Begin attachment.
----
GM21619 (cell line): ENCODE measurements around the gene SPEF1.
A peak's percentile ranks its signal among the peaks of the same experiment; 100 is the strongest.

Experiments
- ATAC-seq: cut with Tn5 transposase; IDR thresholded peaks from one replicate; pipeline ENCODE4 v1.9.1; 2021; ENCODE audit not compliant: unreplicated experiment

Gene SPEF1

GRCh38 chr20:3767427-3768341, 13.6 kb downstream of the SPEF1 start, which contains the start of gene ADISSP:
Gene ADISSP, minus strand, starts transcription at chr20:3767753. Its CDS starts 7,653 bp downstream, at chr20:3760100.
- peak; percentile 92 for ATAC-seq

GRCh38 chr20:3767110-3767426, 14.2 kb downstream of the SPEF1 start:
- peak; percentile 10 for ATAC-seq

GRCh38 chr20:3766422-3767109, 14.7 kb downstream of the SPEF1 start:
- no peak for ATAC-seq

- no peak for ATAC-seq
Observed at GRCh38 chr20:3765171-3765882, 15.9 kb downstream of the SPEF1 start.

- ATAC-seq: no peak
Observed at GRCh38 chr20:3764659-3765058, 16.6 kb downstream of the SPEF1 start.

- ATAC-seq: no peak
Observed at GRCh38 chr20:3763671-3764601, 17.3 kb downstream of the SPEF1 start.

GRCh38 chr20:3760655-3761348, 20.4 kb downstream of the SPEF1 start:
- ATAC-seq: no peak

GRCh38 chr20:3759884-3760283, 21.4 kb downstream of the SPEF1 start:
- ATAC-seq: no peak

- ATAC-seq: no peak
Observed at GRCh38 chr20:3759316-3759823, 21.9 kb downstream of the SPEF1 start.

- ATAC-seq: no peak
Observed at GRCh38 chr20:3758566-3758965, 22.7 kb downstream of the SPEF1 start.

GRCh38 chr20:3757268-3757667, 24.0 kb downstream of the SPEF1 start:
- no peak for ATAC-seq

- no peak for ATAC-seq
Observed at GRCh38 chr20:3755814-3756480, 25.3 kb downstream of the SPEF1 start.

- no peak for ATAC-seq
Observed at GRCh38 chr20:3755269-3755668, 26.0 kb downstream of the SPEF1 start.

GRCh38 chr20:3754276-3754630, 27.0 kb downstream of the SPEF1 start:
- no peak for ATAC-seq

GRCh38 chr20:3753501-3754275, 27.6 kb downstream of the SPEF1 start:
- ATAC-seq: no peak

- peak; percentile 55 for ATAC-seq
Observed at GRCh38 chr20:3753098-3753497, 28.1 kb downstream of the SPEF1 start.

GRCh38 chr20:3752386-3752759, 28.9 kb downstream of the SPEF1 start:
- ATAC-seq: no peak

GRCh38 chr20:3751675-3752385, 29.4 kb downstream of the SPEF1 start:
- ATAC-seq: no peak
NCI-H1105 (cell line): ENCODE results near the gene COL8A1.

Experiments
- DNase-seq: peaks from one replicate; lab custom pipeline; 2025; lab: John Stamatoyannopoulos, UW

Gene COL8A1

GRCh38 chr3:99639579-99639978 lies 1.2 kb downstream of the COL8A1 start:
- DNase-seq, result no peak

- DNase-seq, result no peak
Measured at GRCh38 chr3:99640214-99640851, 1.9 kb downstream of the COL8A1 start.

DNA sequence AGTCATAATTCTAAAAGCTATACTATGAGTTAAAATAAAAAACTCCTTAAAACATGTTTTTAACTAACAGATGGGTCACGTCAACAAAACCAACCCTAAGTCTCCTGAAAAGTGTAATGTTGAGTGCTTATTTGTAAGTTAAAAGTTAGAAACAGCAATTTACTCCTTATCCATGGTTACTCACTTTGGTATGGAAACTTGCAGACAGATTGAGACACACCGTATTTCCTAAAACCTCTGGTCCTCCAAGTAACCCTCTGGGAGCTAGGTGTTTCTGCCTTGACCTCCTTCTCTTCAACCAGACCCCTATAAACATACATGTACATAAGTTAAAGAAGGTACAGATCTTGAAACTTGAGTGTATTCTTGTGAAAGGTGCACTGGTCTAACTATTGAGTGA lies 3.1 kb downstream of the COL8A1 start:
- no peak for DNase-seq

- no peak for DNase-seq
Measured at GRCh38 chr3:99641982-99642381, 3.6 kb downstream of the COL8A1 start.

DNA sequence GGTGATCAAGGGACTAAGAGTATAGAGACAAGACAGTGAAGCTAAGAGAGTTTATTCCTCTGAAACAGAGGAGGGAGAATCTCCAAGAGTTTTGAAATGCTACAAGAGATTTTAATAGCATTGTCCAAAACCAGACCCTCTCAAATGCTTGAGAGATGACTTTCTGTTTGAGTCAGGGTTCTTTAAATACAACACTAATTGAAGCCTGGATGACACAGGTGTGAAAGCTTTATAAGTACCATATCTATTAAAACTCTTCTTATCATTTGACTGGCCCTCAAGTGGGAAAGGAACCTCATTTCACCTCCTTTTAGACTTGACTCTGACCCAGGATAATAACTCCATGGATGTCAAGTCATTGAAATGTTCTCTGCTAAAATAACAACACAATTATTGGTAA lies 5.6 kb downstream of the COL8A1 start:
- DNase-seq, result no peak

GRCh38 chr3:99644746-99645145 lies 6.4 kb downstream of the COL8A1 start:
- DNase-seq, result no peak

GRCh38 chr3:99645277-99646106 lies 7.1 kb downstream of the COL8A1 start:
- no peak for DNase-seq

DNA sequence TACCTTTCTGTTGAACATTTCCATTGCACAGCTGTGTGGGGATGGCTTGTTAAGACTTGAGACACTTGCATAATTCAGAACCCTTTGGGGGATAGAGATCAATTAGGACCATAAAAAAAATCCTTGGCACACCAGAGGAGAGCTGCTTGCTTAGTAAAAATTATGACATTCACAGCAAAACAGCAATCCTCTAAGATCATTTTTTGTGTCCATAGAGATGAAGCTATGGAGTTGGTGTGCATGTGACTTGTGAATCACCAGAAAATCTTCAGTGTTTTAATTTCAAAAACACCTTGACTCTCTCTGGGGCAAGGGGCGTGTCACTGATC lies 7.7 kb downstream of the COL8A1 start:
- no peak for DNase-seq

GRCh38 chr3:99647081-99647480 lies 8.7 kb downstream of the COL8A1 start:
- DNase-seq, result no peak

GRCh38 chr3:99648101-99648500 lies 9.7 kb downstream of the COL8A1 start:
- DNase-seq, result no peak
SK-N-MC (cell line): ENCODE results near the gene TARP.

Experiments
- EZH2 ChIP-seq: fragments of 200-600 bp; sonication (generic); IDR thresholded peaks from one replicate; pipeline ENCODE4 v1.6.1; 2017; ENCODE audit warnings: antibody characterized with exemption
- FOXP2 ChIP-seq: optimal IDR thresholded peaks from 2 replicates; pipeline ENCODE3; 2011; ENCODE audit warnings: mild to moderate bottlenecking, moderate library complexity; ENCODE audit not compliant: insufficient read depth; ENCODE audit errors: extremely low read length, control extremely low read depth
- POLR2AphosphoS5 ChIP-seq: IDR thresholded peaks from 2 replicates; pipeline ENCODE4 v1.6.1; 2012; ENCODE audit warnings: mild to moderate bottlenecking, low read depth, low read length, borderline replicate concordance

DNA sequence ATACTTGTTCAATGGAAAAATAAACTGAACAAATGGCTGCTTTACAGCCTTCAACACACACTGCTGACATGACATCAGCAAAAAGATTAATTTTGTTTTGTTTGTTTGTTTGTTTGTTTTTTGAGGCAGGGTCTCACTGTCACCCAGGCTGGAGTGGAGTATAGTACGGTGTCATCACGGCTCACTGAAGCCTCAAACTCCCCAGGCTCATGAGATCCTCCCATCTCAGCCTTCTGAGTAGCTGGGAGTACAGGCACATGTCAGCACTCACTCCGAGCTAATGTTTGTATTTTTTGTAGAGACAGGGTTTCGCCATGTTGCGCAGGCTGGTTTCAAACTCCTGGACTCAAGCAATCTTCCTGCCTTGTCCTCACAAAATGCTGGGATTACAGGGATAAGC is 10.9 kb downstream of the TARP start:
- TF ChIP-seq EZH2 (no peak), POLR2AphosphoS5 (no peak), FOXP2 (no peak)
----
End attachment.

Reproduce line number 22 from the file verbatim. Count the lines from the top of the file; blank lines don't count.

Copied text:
- ATAC-seq: no peak